During a recent trip to South Africa I was reminded of the beauty and power of dancing in worship. Along with a team of 30 others, we visited a small school in a rural area of Johannesburg to distribute clothing, toys and school supplies. The kindergarten-aged children delighted us with songs in their native language, to which they danced rhythmically and clapped their hands. Our team ministered in various churches on a Sunday, and we later traded stories of the exuberant dancing displayed during worship times. A visit to Mandela’s House in Soweto was memorable for the articles, photos, and history that it has preserved, but also for the groups of dancers who delighted visitors on the sidewalks in front of the home.
Dancing in worship is not new to many of our modern churches. Dance ministries and other artistic groups are part of numerous expressions of worship and praise in churches of all sizes and traditions. What differentiates what we have from what we observed in South Africa is the passion and intensity that was on display. And the fact that dancing was not relegated to an official group or ministry but everyone participated. I saw young children with happy feet, men who demonstrated remarkable agility as they jumped high and stooped low, and women whose heads, hips, knees and arms communicated joy and gratitude to God. No one was excluded and even members of our team joined in during a service at a Christian college where we facilitated two days of ministry training.
In Ecclesiastes, chapter 3, King Solomon surmised “To everything there is a season, a time for every purpose under heaven” (v.1). A time to weep, and a time to laugh; a time to mourn, and a time to dance” (v.4). Dancing is something that we learn early on in childhood. Even before words and sentences have been formally spoken, you can observe babies and toddlers swaying, bouncing, and nodding their heads to music. As we grow older we learn steps and movements that help to express our joy and happiness. Some have relegated dancing to the clubs, ballrooms, parties, and weddings. But many believers have learned to praise God by dancing in worship services at church.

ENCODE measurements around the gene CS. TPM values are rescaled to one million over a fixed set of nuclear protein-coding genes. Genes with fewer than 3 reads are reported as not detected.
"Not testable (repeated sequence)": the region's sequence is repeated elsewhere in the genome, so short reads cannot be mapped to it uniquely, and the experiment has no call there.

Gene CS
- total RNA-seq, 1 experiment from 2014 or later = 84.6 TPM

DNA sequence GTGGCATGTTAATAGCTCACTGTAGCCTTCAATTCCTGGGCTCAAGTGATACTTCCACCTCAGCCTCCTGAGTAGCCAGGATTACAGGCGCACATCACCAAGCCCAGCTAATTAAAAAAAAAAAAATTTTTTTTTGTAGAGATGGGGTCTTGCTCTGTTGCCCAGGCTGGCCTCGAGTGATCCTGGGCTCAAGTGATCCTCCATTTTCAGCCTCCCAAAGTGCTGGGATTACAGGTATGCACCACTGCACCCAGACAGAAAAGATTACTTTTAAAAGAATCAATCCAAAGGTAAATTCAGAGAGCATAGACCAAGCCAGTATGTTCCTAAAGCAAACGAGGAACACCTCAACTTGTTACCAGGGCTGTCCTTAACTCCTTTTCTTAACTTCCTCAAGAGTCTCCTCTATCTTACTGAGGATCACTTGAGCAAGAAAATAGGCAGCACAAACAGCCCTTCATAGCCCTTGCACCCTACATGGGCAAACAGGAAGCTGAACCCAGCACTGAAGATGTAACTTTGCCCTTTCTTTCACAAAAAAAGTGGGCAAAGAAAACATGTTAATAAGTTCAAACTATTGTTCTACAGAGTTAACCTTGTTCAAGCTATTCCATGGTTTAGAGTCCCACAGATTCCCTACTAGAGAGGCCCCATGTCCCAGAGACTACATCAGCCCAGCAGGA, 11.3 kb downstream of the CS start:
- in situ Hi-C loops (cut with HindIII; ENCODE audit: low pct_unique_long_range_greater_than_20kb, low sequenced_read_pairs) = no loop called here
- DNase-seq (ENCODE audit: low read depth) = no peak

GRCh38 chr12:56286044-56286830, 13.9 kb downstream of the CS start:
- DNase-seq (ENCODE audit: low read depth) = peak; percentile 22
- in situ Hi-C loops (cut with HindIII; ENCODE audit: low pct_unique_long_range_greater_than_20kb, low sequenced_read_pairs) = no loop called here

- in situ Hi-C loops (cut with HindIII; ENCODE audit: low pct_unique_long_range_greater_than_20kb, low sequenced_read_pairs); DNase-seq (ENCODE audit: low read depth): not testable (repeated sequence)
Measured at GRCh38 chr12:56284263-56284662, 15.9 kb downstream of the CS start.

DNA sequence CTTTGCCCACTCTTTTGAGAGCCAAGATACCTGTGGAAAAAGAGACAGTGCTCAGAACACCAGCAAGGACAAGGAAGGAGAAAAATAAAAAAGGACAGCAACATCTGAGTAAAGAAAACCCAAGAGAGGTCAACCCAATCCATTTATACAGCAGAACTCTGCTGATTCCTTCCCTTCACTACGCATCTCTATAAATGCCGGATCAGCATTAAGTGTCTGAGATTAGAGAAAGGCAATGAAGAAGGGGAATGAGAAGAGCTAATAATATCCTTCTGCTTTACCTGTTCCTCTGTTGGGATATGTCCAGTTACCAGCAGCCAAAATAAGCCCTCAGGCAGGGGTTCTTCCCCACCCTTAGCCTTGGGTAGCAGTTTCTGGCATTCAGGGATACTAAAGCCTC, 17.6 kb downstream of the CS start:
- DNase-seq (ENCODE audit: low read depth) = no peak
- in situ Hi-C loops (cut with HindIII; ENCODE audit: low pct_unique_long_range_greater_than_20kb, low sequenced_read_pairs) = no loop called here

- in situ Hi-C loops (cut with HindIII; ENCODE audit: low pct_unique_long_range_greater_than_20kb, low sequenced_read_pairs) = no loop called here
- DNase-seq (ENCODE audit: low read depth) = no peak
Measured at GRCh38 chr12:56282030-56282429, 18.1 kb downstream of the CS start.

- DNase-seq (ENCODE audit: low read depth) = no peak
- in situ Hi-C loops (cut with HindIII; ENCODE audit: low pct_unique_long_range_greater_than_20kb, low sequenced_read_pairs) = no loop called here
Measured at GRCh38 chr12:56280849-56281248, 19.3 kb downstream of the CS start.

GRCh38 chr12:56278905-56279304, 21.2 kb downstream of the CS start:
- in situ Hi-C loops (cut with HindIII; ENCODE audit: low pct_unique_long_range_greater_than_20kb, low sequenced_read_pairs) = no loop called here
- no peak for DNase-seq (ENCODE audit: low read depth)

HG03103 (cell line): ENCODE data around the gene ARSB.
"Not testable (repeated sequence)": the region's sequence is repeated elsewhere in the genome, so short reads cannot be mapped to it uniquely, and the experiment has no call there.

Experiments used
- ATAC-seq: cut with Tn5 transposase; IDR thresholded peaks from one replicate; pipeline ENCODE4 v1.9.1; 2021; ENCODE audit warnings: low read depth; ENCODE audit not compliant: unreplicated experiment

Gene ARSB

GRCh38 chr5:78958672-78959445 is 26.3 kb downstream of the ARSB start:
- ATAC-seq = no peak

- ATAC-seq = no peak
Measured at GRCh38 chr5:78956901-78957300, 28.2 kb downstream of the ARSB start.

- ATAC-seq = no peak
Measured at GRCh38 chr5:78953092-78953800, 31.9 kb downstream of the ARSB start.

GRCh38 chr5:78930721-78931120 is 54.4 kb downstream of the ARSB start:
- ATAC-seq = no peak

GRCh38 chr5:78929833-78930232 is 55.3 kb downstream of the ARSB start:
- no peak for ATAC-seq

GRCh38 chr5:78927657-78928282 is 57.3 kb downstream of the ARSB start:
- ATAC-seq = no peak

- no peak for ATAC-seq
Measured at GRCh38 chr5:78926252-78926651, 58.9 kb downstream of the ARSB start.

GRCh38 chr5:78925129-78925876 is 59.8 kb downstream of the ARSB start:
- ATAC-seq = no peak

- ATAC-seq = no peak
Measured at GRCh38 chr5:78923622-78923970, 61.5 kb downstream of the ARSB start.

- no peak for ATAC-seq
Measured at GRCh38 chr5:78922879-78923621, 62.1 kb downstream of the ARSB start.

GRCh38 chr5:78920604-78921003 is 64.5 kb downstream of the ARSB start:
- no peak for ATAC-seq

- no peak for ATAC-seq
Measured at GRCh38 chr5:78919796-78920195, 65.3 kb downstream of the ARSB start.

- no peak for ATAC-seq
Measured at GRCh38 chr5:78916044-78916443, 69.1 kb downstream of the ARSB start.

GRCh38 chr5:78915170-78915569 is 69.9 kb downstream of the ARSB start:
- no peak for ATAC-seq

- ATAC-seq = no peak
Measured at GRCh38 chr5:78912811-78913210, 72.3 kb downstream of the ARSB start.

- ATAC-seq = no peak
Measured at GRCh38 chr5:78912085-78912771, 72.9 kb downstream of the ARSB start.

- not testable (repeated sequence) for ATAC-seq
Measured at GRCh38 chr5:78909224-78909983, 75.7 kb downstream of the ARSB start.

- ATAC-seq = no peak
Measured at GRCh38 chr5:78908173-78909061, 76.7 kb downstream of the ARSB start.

The Bible presents dancing as an acceptable form of worship. It is even encouraged in several Psalms. At the successful crossing of the Red Sea, in Exodus 15, the people showed their gratitude in dance (v.20). “Then Miriam the prophetess, the sister of Aaron, took the timbrel in her hand; and all the women went out after her with timbrels and with dances.” In 2 Samuel 6, the ark of God was transported to Jerusalem with a great procession of praise. “Then David danced before the Lord with all his might” (v.14). He would later write a song of praise in Psalm 30 that included this declaration in verse 11, “You have turned for me my mourning into dancing.” Psalm 149:3 proclaims, “Let them praise His name with the dance.” And Psalm 150:4 adds, “Praise Him with the timbrel and dance.”
There are many ways to express the joy we feel and the gratitude we have for life’s blessings. There are different ways to worship and show reverence to God. Some offer respectful contemplation, while others engage joyful celebration. Both are appropriate and necessary forms of worship, and believers should be encouraged to embrace them equally. Thoughtful reflection is not reserved for the philosopher alone, neither is dancing the sole domain of the club DJ. We can all bow our heads in reverent worship at church but then there comes a time, in the service and in life, when we should feel free to just get up and dance.
Bishop Patrick L. Kelly is the pastor of Cathedral Church of God, 365 S. Dixie Hwy., Deerfield Beach, FL 33441. 954-427-0302.